Medicare officials signaled Wednesday that they will not change a payment policy for biotech drugs made by Amgen and Johnson & Johnson when they are used to treat anemia in kidney disease patients, despite data suggesting heart risks for those patients.
The Centers for Medicare and Medicaid posted a memo online saying it will not issue a national rule on how doctors should use the drugs when treating patients in the government's Medicare plan, which covers 47 million seniors. The agency said it will take comments on this proposal before finalizing it by June 17.
A rule specifying lower doses of the drugs would have cut into sales of the injectable medications, which are multibillion-dollar sellers.
The agency began its review after a study suggested higher doses of anemia drugs can increase the risk of stroke and heart attack in patients with failing kidneys. Medicare said there was not enough evidence to issue strict guidelines on how and when it would pay for the drugs _ indicating doctors will continue to be paid for treating patients however they choose.
"The current published studies are insufficient to delineate the risk-benefit for the various patient populations, particularly the Medicare population," the agency states.
The medicines _ Procrit, Aranesp and Epogen _ are multibillion-dollar sellers because of their ability to boost oxygen-carrying red blood cells, reducing the need for painful blood transfusions. But sales have fallen sharply since 2007, when the FDA added the first of several safety warnings to the drugs, based on evidence they can cause tumor growth and hasten death in cancer patients. The drugs are no longer used in patients with several types of cancers.
The FDA is now reviewing the drug's potential risks for kidney disease patients, many of whom are on dialysis.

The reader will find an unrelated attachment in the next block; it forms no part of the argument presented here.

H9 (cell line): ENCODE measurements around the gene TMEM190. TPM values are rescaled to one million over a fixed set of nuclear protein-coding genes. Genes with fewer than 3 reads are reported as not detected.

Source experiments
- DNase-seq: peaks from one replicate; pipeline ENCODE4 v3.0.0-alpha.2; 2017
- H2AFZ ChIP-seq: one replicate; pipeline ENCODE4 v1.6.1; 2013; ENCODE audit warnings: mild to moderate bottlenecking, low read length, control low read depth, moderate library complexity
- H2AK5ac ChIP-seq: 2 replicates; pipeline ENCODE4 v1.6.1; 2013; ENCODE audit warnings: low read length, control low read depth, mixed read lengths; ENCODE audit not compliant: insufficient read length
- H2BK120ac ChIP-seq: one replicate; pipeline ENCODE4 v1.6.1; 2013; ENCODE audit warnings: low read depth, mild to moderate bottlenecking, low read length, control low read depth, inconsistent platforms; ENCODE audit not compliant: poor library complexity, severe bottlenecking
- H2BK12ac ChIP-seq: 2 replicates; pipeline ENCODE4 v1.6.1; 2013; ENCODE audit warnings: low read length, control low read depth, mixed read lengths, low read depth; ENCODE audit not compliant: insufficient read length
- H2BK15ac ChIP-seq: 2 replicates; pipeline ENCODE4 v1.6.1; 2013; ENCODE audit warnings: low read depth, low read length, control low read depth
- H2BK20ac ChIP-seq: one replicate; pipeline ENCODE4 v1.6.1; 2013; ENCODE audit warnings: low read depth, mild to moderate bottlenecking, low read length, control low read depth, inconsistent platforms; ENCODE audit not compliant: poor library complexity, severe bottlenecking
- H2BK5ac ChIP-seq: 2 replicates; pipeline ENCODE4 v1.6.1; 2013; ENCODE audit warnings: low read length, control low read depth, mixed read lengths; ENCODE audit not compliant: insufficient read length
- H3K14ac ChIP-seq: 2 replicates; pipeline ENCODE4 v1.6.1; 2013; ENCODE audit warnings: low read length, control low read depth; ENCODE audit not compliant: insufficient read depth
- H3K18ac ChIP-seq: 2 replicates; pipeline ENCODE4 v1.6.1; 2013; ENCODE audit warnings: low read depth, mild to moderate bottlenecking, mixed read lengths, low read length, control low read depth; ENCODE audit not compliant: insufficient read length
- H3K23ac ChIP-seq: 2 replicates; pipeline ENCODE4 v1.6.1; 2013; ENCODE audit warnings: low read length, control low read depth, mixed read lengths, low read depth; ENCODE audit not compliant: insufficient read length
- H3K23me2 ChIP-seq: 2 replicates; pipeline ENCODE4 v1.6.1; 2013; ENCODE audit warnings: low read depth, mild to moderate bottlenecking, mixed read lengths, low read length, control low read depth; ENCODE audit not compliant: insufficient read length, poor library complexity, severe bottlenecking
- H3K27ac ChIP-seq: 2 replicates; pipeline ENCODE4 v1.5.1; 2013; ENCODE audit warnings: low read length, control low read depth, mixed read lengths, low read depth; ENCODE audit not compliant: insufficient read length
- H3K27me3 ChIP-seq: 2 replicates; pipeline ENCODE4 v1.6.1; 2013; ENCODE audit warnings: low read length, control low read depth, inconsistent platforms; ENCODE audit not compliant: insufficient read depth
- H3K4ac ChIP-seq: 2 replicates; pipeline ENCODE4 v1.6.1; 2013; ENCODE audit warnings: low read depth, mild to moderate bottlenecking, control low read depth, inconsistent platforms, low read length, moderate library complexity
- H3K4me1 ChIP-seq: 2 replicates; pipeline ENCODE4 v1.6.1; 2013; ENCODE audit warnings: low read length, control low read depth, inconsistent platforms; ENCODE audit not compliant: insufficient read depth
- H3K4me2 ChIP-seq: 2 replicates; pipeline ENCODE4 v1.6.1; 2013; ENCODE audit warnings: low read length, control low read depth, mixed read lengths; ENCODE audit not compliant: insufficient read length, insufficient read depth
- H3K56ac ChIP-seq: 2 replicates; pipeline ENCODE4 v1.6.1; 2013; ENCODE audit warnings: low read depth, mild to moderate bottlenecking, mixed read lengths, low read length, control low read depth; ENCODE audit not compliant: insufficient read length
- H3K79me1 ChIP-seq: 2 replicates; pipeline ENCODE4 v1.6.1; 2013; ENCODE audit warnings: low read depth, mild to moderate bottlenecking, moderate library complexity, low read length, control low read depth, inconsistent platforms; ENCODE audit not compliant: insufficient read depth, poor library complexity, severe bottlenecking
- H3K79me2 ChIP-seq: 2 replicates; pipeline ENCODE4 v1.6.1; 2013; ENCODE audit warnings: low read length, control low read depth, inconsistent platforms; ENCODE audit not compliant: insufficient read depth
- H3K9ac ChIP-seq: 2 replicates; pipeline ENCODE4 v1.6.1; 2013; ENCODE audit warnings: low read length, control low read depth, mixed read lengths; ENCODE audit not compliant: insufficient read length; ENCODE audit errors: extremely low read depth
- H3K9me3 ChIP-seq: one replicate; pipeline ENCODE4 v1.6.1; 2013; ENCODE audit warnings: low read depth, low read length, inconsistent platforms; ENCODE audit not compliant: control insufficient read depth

Doctors adjust their patients' drug doses to maintain healthy levels of hemoglobin, a component of blood that carries oxygen and keeps anemia patients active. Anemia causes weakness and shortness of breath and is a side effect of chemotherapy and kidney failure.
Current labeling on the drugs recommends keeping patients' hemoglobin levels between 10 grams and 12 grams per deciliter, though levels often exceed that range. Investors and analysts have been anticipating Medicare's ruling for months, on speculation that it might reduce dosing of the drugs.
While the agency appears to have decided against that course, it noted in the review that the drugs showed no medical benefit beyond raising hemoglobin levels.
"We view this language as very cautious. In addition, the document indicates there is evidence of harm," stated Deutsche Bank analyst Robyn Karnauskas, in a note to investors.
Amgen Inc., based in Thousand Oaks, Calif., makes all three drugs. Procrit is sold by Johnson & Johnson's Centocor Ortho Biotech division, under a long-standing agreement between the companies.
The drugs _ known as erythropoiesis stimulating agents _ had combined sales of $6.3 billion in 2009, according to health data firm IMS Health.
Amgen shares rose 46 cents to $53.15 in after-hours trading following the Medicare decision. In the regular session, the stock fell 31 cents to $52.69.
Johnson & Johnson, based in New Brunswick, N.J., lost a penny after hours, following a loss of 82 cents to a close of $57.66 in the regular session.